Comedy Central

After nearly 17 years as the star, Jon Stewart tried his best to make his final night at The Daily Show about anyone but himself—and he almost succeeded. On Thursday, Stewart wheeled out a parade of current and former correspondents, aired taped goodbyes from longtime rivals, and paid tribute to the show’s behind-the-scenes crew with a lengthy, faux-single-shot segment. When his longtime correspondent and friend Stephen Colbert appeared to give an impromptu speech about Stewart’s contribution to their lives, the host squirmed in his chair, choking up, waiting for the moment to end. It was a warm reminder that for all the lionizing of Stewart’s TV persona over the years, he’s always been happy to share the spotlight.

Sure, there were many moments during his tenure where Stewart would use the show as a platform to bring about change he cared about. Every look back at the history of The Daily Show includes his impassioned on-air rant against CNN’s Crossfire (which led to its swift cancellation), his advocacy for the James Zadroga Act that provides healthcare for Ground Zero workers, his “Rally to Restore Sanity” on the Washington Mall. But Stewart was first and foremost a comedian, and from start to finish, it was clear he took the most delight in playing the befuddled straight man as his correspondents and guests acted out opposite him.

When Stewart took over The Daily Show in 1999, it was nothing more than a Comedy Central take on the classic late-night show, crunched into a bite-sized half-hour and focusing mostly on the day’s pop-culture tidbits. Under Craig Kilborn, it was a lot of Monica Lewinsky jokes and segments like “This Day in Hasselhoff History.” Stewart refocused on news and politics and allowed correspondents like Colbert to define their own “characters” on the show. That way, their bits together felt less like scripted banter and more like an ongoing dialogue between Stewart’s sane but exasperated host and the ever-louder, ever-crazier voices of the pundit world.

It was a beat that seemed to expand with every passing year the show aired, but Stewart’s frustration always stayed on the same even keel that he showed on that Crossfire appearance. While he was happy to joke around about it night after night, he genuinely thought the nightly structure of a right vs. left debate that played out on news channels was harming the country. When Stewart announced his decision to retire from The Daily Show earlier this year, he referenced a growing weariness at his role as cable-news watchdog, saying, “This show doesn’t deserve an even slightly restless host and neither do you.” As he signed off, that weariness was apparent.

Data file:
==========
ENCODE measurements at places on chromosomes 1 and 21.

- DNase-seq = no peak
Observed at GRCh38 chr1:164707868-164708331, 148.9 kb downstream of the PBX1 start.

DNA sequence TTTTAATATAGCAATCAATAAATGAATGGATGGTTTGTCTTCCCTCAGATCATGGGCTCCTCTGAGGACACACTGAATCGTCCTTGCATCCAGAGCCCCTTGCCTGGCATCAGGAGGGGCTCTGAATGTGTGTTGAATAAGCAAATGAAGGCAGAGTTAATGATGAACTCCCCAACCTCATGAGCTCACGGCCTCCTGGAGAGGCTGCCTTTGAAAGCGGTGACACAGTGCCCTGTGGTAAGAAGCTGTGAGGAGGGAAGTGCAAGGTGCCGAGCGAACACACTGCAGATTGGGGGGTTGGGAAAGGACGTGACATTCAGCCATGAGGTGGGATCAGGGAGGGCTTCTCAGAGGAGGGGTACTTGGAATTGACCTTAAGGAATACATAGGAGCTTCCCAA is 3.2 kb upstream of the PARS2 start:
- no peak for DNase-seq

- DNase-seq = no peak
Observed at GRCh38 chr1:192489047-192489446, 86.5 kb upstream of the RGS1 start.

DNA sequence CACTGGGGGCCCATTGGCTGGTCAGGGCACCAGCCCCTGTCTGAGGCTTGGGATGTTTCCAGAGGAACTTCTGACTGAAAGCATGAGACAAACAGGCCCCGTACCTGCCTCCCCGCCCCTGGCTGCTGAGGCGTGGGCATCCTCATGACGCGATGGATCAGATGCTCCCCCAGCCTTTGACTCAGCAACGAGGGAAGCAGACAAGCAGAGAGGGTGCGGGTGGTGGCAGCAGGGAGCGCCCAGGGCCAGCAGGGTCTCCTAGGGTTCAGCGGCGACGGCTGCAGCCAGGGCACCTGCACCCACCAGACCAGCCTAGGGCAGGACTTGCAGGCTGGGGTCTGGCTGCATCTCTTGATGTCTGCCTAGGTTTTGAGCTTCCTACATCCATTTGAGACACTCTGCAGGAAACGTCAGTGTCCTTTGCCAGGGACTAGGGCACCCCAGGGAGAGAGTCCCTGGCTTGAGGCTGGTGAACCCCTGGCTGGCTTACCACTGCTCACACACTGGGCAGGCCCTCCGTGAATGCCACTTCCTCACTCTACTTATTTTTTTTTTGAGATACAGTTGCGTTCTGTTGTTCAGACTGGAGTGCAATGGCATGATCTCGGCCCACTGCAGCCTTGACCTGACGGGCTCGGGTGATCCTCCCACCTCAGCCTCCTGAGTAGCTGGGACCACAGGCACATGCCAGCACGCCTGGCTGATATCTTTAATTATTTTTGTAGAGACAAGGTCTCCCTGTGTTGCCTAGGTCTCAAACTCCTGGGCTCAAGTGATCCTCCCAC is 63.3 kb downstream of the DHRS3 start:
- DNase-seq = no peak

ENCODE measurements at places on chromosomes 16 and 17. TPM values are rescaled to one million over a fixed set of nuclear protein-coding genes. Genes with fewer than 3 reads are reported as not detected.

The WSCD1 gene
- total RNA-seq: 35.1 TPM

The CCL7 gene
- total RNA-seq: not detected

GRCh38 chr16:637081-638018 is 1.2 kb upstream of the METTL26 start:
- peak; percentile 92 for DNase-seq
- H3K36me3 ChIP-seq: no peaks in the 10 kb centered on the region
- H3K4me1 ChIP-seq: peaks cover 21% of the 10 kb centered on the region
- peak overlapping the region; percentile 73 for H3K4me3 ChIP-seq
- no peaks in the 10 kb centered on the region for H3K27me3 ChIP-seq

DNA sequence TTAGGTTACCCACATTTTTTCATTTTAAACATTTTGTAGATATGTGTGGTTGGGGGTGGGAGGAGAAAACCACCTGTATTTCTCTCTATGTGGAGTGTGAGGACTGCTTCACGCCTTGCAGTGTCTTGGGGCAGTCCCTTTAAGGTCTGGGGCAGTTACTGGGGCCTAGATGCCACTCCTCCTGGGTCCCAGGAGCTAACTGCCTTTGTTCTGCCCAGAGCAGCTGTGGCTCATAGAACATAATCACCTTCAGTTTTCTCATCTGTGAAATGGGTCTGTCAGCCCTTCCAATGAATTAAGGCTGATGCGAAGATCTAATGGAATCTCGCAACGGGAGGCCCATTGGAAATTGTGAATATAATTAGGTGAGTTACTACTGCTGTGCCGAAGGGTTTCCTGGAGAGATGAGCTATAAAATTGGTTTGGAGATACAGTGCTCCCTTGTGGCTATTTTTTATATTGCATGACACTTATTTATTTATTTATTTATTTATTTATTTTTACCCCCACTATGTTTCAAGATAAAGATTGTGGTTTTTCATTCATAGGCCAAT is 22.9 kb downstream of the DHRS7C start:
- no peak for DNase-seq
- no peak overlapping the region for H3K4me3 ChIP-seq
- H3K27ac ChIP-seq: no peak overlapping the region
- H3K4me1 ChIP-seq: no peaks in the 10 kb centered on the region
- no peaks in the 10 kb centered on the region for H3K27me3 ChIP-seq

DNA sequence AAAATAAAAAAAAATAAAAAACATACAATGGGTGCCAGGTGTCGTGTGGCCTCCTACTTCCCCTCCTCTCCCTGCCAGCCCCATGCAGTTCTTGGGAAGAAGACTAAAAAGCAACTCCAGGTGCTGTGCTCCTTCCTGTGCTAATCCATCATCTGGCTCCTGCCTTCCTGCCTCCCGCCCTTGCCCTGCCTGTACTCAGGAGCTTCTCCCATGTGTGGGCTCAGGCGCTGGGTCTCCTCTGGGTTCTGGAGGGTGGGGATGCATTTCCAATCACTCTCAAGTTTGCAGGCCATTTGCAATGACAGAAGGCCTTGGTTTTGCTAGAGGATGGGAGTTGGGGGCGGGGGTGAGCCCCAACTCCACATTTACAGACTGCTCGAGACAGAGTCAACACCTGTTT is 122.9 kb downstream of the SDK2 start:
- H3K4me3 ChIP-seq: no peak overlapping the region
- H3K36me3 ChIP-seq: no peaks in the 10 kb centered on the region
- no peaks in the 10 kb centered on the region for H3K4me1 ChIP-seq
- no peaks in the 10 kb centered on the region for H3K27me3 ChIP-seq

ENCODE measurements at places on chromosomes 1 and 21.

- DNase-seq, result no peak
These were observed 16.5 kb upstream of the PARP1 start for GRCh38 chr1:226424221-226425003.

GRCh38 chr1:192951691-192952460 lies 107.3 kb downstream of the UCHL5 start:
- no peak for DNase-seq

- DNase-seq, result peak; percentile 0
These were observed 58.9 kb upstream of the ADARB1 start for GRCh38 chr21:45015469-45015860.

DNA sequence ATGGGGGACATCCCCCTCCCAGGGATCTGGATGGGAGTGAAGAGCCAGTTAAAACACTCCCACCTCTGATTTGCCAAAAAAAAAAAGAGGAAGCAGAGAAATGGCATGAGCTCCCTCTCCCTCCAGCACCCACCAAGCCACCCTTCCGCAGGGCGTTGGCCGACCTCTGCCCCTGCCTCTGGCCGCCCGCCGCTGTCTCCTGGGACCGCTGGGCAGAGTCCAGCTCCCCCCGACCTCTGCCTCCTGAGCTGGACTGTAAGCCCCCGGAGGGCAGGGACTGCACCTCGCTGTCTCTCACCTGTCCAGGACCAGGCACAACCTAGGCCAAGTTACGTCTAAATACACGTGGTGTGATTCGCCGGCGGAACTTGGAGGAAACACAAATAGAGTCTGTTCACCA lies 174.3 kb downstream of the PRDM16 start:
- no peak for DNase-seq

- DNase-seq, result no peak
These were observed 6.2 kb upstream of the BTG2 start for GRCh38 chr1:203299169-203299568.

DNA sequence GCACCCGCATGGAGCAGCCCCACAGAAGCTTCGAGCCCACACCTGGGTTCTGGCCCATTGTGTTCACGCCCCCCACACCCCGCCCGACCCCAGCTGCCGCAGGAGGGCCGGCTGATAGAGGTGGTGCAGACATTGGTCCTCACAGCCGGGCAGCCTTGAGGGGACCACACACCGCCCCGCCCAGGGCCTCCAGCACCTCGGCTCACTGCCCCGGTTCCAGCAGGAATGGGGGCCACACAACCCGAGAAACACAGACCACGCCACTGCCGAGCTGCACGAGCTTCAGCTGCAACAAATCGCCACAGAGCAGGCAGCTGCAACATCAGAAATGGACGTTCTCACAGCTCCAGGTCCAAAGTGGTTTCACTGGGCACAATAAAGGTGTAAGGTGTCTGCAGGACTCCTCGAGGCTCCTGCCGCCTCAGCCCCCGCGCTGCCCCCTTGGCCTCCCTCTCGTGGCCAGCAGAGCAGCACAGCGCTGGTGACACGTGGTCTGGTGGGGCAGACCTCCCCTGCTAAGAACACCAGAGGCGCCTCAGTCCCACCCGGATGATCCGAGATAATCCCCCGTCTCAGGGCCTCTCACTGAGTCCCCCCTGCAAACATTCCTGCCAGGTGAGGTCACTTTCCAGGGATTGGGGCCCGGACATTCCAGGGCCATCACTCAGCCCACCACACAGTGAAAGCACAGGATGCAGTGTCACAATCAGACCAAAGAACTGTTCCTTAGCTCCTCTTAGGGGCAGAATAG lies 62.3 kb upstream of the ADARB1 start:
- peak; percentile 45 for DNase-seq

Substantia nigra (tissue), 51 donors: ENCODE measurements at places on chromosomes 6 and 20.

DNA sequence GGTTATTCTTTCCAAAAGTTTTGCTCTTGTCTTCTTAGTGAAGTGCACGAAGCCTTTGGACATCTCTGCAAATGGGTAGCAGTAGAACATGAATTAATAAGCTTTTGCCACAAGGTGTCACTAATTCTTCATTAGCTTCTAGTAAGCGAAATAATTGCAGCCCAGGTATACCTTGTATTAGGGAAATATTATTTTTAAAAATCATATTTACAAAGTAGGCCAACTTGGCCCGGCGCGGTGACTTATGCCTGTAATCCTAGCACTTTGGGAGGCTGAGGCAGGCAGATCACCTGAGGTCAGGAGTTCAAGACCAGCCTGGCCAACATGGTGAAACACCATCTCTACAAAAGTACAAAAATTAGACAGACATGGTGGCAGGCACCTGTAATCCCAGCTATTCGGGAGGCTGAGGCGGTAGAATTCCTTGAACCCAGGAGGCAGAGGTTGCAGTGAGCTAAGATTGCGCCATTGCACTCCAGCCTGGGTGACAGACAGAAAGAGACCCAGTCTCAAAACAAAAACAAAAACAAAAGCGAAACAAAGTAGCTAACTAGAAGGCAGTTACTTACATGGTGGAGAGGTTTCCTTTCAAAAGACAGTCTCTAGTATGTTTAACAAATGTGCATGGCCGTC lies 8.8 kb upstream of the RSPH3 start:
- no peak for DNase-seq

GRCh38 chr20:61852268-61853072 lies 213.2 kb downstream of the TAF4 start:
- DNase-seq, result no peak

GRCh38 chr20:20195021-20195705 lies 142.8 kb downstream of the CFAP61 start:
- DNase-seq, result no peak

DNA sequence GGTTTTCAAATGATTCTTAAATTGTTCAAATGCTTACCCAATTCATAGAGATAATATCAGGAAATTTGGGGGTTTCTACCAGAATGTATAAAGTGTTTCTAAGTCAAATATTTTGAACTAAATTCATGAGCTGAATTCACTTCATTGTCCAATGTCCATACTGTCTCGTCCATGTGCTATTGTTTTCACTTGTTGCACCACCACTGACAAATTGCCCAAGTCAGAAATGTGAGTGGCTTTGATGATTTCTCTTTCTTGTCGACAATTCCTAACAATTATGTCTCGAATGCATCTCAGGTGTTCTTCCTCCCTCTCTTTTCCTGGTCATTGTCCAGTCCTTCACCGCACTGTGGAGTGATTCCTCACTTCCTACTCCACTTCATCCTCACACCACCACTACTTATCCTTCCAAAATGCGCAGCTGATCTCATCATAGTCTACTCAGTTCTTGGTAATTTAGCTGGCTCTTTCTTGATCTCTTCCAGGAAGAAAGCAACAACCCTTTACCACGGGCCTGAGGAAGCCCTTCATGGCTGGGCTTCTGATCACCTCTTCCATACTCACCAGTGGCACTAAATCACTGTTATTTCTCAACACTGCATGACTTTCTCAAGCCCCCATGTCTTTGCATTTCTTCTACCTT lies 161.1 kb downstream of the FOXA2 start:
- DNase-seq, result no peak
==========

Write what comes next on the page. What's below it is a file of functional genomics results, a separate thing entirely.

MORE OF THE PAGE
“Bullshit is everywhere,” Stewart told the camera in last night’s episode, his one big sendoff moment that actually focused on him, a final screed against a polarized news media and obfuscating political class that drove him so gently mad over the last 16-and-a-half years. “The good news is this: bullshitters have gotten pretty lazy, and their work is easily detected. And looking for it is kind of a pleasant way to pass the time, like an I Spy of bullshit. So I say to you tonight, my friends, the best defense against bullshit is vigilance—so if you smell something, say something.”

It was the kind of speech (to his old friend, Camera Three) that Stewart often delivered, sometimes manic, sometimes sarcastic, in his tenure on the show. In later years, these monologues became their own strange form of online content, producing endless streams of aggregated articles demanding the viewer watch him “destroy” or “eviscerate” some politician or pressing issue. But Stewart (to his credit) was never much of an online creature. His rants served not to destroy, but to shake the viewer out of a supposed reverie, to grab the audience by the lapels and remind them not to listen to the noise of cable news, that the correct answer was usually the most rational one.

Over the years, younger audiences came to rely on Stewart as some strange blend of moral polestar and media truth-teller. Stewart liked to loudly insist that The Daily Show was just “the fake news,” and that he was a simple joke-huckster having a little fun at Fox News’s expense, but by the time he was staging a rally on the Washington Mall, he clearly had an understanding of his generational appeal. The way he stayed relevant, though, was by keeping the show light and funny 99 percent of the time, allowing new crops of correspondents to come through and make their own stamps on the show, and never hijacking his fame for cheap hits.

So while Stewart’s farewell monologue on bullshit was certainly on brand, Colbert’s unscripted goodbye (which, delightfully, caught Stewart off-guard) was the emotional high point of the evening. “We learned from you by example how to do a show with intention, how to work with clarity, how to treat people with respect,” Colbert said as Stewart buried his face in his hands. “I know you are not asking for this, but on behalf of so many people whose lives you changed over the past 16 years: Thank you.”

Though Colbert was speaking for the large cast and crew who have passed through The Daily Show studio over the years, he also tapped into the sentiments of a grateful audience. Like Carson or Letterman, Stewart defined intelligent broadcast comedy for a generation of TV-watchers, and his show always had the kind of intent, clarity and intelligence Colbert spoke of, defined by a community larger than its titular star. For 16 years, The Daily Show was a reliable source of perceptive criticism that never forgot to be funny, and that alone is an achievement the medium may find impossible to match.

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